Published: November 16th, 2022
The Sterling to Rand rate has bounced back from steep September losses this week. The reversal has stalled near the pair’s 2022 highs, but analysts believe a correction is in the offing if the Greenback stays on the back foot or the Pound is impacted negatively by this week’s coming Bank of England (BoE) announcement on interest rates.
ZAR was one of the G20 grouping’s worst performers in October while the Pound was near the top. The net effect of that divergence has been a 12 per cent rally from lows seen in late September, erasing most of 2022’s earlier losses for the GBP/ZAR pair in the process.
The period of underperformance for Rand happened during another strong month for the US Dollar and a period of abnormal weakness for China's Renminbi. Rand’s descent may have also been aggravated by domestic data that showed manufacturing to be the only sector bright spot in an otherwise slowing South African economy.
Analysts say the real drivers behind GBP/ZAR price action have been the Sterling recovery and Dollar rally, both of which had stalled over the past two days.
An analyst note from RBC Capital Markets said that GBP/ZAR typically correlates to USD/ZAR, meaning it could benefit if the latter hits new highs in the weeks ahead. The Dollar outlook for the remainder of 2022 will hinge on how investors interpret announcements coming put of this week's meeting by the Federal Reserve.
‘Without updated forecasts for guidance, the Fed’s comment on the economy is likely to be nuanced, with investors looking for signals that a more dovish approach to rates is in the offing. That sort of scenario could give USD/ZAR space for relief, and an environment conducive to long positions.’
While USD exchange rates have been on the rise for much of 2022, speculation in late October about a potentially 'dovish' turn in Fed policy led to widespread dollar selling. Any resurgence in USD selling over the coming days cloud leave the pair ‘teetering on the edge,’ RBC says.
While ZAR has fallen back in recent months, it can offer surprises. In late June, rosier-than-expected economic data saw the Rand notch up significant gains over most of its emerging market peers, returning it to positive territory and even briefly topping the G20 league table.
In a note to investors, currency analysts at Investec wrote that 'the upbeat GDP figures for the first quarter of 2022 have piled on more pressure for higher South African interest rates. A 50 basis-points hike at the SARB’s July policy meeting appears more likely now than a 25 basis-points rise’.
Investec also said that ZAR had benefited this year from rising global commodity prices. When blended with a stable domestic economy, the two factors have combined to give offshore investors healthy returns. They did warn, however, that higher oil prices would keep the Rand under pressure, particularly if subsequent economic data showed slowing GDP growth.
‘ZAR has benefitted from a large trade and current account surplus over the past two years. It’s possible that could shrink or even reverse in the coming quarters.’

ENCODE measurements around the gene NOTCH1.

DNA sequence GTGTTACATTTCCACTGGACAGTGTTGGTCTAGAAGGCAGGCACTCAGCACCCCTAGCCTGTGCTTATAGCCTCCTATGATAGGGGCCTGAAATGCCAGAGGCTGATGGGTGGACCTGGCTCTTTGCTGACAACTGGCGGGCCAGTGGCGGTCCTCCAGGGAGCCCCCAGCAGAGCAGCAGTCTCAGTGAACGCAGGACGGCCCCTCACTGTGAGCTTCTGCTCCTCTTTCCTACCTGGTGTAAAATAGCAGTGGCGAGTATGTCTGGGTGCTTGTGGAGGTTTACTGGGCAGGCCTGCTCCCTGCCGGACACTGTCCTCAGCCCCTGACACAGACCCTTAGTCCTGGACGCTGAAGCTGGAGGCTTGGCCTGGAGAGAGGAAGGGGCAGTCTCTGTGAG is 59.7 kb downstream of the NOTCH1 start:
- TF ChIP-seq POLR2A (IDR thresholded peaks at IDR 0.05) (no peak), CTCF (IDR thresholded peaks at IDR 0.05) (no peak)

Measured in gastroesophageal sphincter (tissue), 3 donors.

The bank said Rand had appreciated in value by 6.2 per cent for the year-to-date against the currencies of its largest trading partners. Those gains also caught some investors off guard since ZAR is considered a 'high beta' currency that tends to depreciate when geopolitical anxiety (e.g. the Ukraine war) rises.
Investors have certainly been unsettled by Russia's ongoing military action, however Rand has attracted support due to rising demand for alternative sources of raw materials, boosting its commodity exports.
Investec wrote that a surge in metal prices has been a key driver for Rand across Q1, as worries about sanctions on Russian commodity exports push prices up amid fears about lack of supply.
Other antipodean commodity currencies like the Australian (AUD) and New Zealand (NZD) dollars have also benefitted. Like Rand, they tend to depreciate when global investors get market jitters. All are attracting new levels of support thanks to the extended bout of geopolitical and supply chain disruption.
Recent figures from The Institute of International Finance’s (IIF) database shows that foreign investors have been selling off their emerging market positions since the Ukraine conflict began. However South Africa has been largely immune to the effect, with equity markets actually seeing a net inflow of foreign money.
Commerzbank analysts say South Africa has been attractive to investors looking to sustain some emerging markets exposure thanks to its relative economic stability, deep financial markets, and affordable market valuations.
Central bank policy from the SARB has also been Rand supportive, with steady interest rate hikes in line with growth figures and rising returns on assets like Rand-backed bonds.
The SARB raised the interest rate for a second time in January to four per cent. However, money markets are currently pricing in repo rate rises totalling 100 basis points by the Autumn.
The bank notes that such expectations could turn out to be overheated, with the potebtial risk that some will see losses if fewer hikes actually come to fruition.
Investec analysts also flagged the potential downside risks, adding that global risk appetite is likely to remain fragile until the Ukraine crisis ends. Investors will be expected to balance their portfolios in response to rising inflation, supply chain problems, and rising interest rates as well. A flight to safety could scupper even the most caveated forecasts.
'The turmoil and unexpected knock-on effects caused by sanctions on Russia have stoked risk-off sentiment in Q1 and the trend will likely persist, if not intensify. That blurs the outlook for global growth. The rate-raising path currently being followed by the by the US Fed will also test risk appetites through the second half of 2022’.